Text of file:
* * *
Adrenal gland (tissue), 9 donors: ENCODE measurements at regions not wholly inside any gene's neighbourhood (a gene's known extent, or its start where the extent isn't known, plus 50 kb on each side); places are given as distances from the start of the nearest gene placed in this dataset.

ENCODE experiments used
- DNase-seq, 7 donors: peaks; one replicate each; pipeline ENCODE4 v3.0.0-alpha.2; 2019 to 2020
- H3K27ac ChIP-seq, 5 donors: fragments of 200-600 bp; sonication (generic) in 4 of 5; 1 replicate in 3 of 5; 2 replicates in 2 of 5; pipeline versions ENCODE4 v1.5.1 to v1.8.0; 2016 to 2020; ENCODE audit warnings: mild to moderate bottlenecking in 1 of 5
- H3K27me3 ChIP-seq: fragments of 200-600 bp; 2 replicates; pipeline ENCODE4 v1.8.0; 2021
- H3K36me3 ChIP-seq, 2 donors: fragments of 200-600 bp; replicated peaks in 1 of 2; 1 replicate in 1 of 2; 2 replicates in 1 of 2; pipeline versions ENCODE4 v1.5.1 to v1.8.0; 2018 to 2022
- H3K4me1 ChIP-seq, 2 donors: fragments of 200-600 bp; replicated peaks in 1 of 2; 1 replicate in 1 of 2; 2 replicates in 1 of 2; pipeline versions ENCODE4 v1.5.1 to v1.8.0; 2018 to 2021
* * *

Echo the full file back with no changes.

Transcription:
Adrenal gland (tissue), 9 donors: ENCODE measurements at regions not wholly inside any gene's neighbourhood (a gene's known extent, or its start where the extent isn't known, plus 50 kb on each side); places are given as distances from the start of the nearest gene placed in this dataset.

ENCODE experiments used
- DNase-seq, 7 donors: peaks; one replicate each; pipeline ENCODE4 v3.0.0-alpha.2; 2019 to 2020
- H3K27ac ChIP-seq, 5 donors: fragments of 200-600 bp; sonication (generic) in 4 of 5; 1 replicate in 3 of 5; 2 replicates in 2 of 5; pipeline versions ENCODE4 v1.5.1 to v1.8.0; 2016 to 2020; ENCODE audit warnings: mild to moderate bottlenecking in 1 of 5
- H3K27me3 ChIP-seq: fragments of 200-600 bp; 2 replicates; pipeline ENCODE4 v1.8.0; 2021
- H3K36me3 ChIP-seq, 2 donors: fragments of 200-600 bp; replicated peaks in 1 of 2; 1 replicate in 1 of 2; 2 replicates in 1 of 2; pipeline versions ENCODE4 v1.5.1 to v1.8.0; 2018 to 2022
- H3K4me1 ChIP-seq, 2 donors: fragments of 200-600 bp; replicated peaks in 1 of 2; 1 replicate in 1 of 2; 2 replicates in 1 of 2; pipeline versions ENCODE4 v1.5.1 to v1.8.0; 2018 to 2021